In 1960, Leonard Cohen bought a $1,500 house on a greek island popular among greek’s and expats alike, named Hydra Island. From the book Various Positions: A Life of Leonard Cohen, Cohen describes his house on Hydra to his mother in Montreal:
It has a huge terrace with a view of dramatic mountain and shining white houses. The rooms are large and cool with deep windows set in thick walls. I suppose it’s about 200 years old and many generations of sea-.men must have lived here. I will do a little work on it every year and in a few years it will be a mansion… I live on a hill and life has been going on here exactly the same for hundreds of years. All through the day you hear the calls of the street vendors and they are really rather musical… I get up around 7 generally and work till about noon. Early morning is coolest and therefore best, but I love the heat anyhow, especially when the Aegean Sea is 10 minutes from my door.
Coming to Hydra in late December, well into the offseason, you could repeat Cohen’s words and they would still ring true today. On Hydra, you’ll see locals going about their daily work and activities, and you won’t find any motorized vehicles on the island except for the odd farm or utility vehicle – the islanders walk or use donkeys to get around. Local restaurants are open, and you can find most of the expensive touristy restaurants along the harbour still open for business.
I spent three days exploring the island, but my first order of business was a pilgrimage to Leonard Cohen’s house. His family still owns and uses it, and I knew it’s general vicinity. So, from the right side of the harbour I set out on to the narrow streets and up the hill to find it. After walking for 10 minutes, I knew I was close, and I came across a market that looked like it had been there for at least 50 years. I had read about “The Four Corners Supermarket” near Cohen’s house, and surely this was it. I snooped around the area before finally entering this small market. I saw a woman and a male customer speaking in Greek, and I casually waited in line to buy a bottle of coke.
I met Maria Kodopithari, who owns the market along with her husband, and after I paid for my coke, I asked her about Leonard Cohen. “I knew Leonard very well”, she said. “He used to come and buy groceries here all of the time, but that was 25 years ago!”. I asked her if she could help me find Leonard Cohen’s house, and she gracefully obliged. She walked me out of the store, and down a few blocks and kindly directed me to his house. That was a very nice and warm gesture, and I thanked her, and she head back to her store to attend to other customers.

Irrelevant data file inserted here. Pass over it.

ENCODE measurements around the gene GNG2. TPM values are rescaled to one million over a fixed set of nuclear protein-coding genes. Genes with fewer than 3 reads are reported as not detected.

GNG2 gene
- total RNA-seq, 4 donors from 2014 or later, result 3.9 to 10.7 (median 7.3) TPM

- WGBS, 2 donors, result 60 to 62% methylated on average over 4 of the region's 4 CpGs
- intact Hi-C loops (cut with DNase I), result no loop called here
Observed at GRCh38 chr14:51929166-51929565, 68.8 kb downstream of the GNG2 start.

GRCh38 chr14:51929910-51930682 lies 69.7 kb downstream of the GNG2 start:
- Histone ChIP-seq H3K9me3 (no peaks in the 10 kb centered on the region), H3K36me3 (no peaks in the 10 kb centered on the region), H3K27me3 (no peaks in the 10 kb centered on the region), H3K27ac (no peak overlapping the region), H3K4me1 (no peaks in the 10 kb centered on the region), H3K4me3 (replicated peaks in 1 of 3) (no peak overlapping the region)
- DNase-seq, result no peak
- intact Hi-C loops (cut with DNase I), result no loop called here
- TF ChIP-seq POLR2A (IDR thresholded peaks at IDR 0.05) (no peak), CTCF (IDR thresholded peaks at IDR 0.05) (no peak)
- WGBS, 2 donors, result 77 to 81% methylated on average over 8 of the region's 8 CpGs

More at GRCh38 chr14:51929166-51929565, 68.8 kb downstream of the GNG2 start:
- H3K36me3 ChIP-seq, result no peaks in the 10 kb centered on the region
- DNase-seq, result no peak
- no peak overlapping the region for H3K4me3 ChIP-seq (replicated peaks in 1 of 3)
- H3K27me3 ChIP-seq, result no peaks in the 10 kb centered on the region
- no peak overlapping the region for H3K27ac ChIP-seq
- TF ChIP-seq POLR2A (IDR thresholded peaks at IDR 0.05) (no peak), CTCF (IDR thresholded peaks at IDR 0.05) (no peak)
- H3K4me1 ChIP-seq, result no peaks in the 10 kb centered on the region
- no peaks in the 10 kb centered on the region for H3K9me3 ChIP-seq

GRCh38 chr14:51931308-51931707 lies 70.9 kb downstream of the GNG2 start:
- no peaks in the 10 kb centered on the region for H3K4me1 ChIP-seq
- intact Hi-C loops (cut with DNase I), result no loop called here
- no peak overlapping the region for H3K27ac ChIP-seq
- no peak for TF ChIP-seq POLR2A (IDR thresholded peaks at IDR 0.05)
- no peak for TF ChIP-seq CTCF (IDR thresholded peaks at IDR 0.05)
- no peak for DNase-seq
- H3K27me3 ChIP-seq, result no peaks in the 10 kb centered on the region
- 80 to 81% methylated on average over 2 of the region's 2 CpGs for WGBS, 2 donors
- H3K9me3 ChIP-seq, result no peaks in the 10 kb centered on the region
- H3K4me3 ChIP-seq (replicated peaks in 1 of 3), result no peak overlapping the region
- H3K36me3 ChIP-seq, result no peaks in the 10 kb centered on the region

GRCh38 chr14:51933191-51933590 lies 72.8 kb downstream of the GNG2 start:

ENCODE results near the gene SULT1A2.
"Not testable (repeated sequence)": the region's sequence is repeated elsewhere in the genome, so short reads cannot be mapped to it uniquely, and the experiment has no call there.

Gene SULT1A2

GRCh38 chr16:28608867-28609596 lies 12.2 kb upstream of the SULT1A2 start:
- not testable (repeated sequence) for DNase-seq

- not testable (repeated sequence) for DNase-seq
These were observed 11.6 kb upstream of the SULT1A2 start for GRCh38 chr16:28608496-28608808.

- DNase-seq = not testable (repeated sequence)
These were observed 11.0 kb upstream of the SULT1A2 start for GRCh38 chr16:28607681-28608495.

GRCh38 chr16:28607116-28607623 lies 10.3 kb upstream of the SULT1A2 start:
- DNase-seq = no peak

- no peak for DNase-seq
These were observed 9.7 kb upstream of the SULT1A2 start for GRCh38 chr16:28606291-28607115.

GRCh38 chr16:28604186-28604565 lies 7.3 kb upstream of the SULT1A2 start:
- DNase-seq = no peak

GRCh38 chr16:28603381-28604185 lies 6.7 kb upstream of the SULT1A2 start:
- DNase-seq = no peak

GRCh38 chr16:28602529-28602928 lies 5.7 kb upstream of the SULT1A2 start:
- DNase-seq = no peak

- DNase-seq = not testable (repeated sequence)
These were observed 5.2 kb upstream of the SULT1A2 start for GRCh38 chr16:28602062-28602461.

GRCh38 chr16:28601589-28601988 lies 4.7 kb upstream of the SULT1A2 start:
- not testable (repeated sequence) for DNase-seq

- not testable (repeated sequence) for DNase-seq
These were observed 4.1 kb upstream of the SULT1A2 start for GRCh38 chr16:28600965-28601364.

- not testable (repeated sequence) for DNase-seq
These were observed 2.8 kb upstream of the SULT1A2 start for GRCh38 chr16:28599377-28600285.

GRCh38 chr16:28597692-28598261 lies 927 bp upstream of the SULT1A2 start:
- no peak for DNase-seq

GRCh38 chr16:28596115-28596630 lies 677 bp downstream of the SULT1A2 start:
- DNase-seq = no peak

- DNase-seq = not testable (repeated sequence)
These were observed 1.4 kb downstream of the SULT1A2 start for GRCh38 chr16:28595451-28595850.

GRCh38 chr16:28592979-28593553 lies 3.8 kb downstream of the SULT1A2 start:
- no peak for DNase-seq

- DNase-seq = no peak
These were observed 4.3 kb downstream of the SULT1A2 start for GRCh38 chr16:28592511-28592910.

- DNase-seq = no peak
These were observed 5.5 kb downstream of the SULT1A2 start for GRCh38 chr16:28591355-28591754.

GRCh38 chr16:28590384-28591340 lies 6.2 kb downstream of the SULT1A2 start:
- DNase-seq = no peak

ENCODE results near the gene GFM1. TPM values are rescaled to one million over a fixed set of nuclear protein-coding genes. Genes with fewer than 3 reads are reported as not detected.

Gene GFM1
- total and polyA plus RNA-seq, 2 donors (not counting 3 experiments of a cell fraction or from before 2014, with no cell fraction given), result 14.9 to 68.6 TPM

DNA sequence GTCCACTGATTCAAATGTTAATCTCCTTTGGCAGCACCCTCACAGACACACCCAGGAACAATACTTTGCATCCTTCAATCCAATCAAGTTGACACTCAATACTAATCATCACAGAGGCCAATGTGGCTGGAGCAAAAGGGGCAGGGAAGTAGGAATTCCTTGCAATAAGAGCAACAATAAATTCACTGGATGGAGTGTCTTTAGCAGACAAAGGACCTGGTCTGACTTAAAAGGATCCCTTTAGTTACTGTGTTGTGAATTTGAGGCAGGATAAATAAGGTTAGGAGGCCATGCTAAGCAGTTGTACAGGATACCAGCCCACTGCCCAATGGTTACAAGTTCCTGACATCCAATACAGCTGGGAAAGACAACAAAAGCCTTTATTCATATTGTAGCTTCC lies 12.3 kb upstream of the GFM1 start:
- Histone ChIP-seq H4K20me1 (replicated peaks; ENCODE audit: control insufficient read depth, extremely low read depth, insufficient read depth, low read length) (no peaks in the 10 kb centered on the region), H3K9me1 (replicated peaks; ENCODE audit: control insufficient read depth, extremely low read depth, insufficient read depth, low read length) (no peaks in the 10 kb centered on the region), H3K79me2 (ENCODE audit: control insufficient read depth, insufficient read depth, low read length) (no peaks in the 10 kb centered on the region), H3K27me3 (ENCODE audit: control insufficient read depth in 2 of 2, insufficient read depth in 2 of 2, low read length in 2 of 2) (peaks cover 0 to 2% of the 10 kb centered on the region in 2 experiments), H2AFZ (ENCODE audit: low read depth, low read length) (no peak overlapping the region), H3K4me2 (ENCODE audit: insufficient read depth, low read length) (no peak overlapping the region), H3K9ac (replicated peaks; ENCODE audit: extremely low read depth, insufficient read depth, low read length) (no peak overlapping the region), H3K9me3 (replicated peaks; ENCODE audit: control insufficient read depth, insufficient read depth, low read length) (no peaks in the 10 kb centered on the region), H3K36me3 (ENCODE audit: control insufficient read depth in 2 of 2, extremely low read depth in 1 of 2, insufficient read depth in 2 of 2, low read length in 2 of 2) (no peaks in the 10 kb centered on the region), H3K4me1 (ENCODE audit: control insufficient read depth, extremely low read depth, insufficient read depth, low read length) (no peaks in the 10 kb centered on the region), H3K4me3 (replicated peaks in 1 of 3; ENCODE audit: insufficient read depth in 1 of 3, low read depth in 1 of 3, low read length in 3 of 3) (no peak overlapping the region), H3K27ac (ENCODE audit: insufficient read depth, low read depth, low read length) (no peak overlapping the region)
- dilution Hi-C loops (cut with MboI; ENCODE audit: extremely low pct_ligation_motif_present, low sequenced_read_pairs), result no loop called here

Hydra island is full of Cohen’s old haunts, including, The Roloi Cafe (formerly known as Kafenion O Katsikas) where Cohen and his friends spent meany evenings, and it’s said that Cohen did his first live (venue) performance in Hydra there. Inside the venue many old photographs of Cohen and his friends are hanging on the walls. Bill’s Bar was made popular with the song “Night Comes On” and is nestled inside of the Bratsera Hotel.
I checked out some of these establishments, but I had bigger plans. I wanted to see the rest of Hydra, so I set out on foot, and over three sunny December days, I saw and lived as much as Hydra as possible (find link at the bottom to my follow up post about Hydra Island).
Upon first arrival to Hydra, you’re treated to incredible views of Hydra Town from the harbour
Navigating Hydra’s narrow winding streets
The Four Corners Supermarket just around the corner from Leonard Cohen’s house. Regularly frequented by Cohen and his family.
Leonard Cohen’s front door on Hydra
A popular swimming and diving spot in Hydra where Cohen, his family, and friends swam regularly. Many photographs from the 1960’s can be found of Cohen and his family in this very spot. On a sunny December morning, I found the harbour waters cold, but swimmable.
You can find my full photo journey on Hydra island at Hydra Island, A Photo Journey.